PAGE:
Originally Posted by ctwise
They probably scanned the binary files (on the iPhone that would require jailbreaking the device) and looked for linkages. Those would tell you what code was being used. If their statistics are trustworthy it means that 1/4 of iPhone apps use third-party libraries and 1/2 of Android apps do. That only means something if there are malware code libraries floating around that people are using.
But then it means that if a 3rd party app is simply using another 3rd party library (maybe just for decoding a jpeg image), then it's immediately flagged as malicious?!
Originally Posted by ctwise
The points to take away from the story are that Android apps aren't thoroughly "sandboxed". That means the apps on the phone are restricted in terms of what data they can access. On iOS devices apps can't access other apps data and have only limited access to user data. So it wouldn't be possible for an iOS app to access your SIM card unless the app writer found an iOS defect.
The second point is that no one really looks at the apps in the Android market place. Apple actually tries each and every app and rejects those that don't do what they say they do. They also run some automated binary analysis routines looking for red flags. That said, a malware writer could possibly sneak something like this into the App Store. But it wouldn't be able to access the same amount of data that the Android app would and there's a much higher possibility of detection before it gets into the store.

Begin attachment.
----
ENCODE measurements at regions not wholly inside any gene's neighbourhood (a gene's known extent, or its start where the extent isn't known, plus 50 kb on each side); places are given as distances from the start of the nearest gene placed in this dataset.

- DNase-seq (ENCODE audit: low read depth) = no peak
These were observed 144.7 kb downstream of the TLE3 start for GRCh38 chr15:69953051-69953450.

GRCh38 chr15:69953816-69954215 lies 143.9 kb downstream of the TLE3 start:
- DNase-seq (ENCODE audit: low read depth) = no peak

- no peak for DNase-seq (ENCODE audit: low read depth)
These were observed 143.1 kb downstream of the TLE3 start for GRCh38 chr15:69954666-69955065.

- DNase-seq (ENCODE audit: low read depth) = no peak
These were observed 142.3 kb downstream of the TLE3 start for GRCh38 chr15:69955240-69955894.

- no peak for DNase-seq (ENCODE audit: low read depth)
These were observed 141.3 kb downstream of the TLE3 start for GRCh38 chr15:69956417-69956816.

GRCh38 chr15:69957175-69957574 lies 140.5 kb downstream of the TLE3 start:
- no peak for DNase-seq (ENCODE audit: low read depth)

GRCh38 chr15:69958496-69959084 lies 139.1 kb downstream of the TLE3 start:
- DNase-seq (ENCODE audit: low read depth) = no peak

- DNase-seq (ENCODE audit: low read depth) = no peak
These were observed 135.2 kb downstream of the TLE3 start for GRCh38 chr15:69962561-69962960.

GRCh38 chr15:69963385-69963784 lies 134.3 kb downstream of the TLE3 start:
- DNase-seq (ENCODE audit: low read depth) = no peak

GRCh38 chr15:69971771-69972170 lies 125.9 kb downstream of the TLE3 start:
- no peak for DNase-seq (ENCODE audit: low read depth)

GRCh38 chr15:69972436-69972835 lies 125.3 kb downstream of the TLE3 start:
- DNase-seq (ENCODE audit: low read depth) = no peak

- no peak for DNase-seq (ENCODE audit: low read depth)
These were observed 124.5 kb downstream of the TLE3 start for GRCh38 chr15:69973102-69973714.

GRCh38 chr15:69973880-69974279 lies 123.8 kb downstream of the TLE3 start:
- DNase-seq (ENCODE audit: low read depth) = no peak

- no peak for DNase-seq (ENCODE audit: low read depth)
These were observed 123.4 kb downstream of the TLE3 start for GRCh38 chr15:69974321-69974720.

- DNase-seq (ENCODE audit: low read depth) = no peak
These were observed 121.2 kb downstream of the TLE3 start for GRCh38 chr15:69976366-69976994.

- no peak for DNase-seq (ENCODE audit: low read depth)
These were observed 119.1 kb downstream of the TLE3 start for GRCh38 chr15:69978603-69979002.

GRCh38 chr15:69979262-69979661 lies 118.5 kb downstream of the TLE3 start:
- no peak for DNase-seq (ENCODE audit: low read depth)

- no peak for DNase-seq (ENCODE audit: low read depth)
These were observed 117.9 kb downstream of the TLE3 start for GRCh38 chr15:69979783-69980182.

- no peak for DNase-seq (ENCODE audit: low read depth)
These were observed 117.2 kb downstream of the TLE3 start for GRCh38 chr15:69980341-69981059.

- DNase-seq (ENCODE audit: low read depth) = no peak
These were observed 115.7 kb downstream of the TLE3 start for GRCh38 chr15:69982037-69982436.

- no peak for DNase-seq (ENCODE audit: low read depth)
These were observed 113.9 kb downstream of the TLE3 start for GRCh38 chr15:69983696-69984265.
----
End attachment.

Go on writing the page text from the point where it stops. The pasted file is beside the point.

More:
Android has a sandboxing model as well: by default an application cannot access another application's data (since each app has it's own user id, and the data folders are protected). To access other apps (or system) data, application needs permissions. To make it user-friendly, the user has to accept all permissions at once, when intsalling. IMHO this is still better compared to the old java era when you were asked every time when an app accessed the internet, and then every time when it tried to read the contacts, etc.
So as I see, the problem is the following:
* Android is more open, more flexible: applications can access a wider range of data. But users (including me of course ;-) ) tend to ignore the permission list, they just accept it.
* iOS is more strict, apps can access only a very limited data, hence iOS is more secure.
Question: is the above correct? Is it really the case that an iOS app cannot access the browser history at all? Even if the app supposed to do that (for example if the app is called BrowserHistorySynchronizer?)
If this is the case, then the problem is a matter of preference: does one prefer to live a bit more dangerously but have more functionality in the phone or not.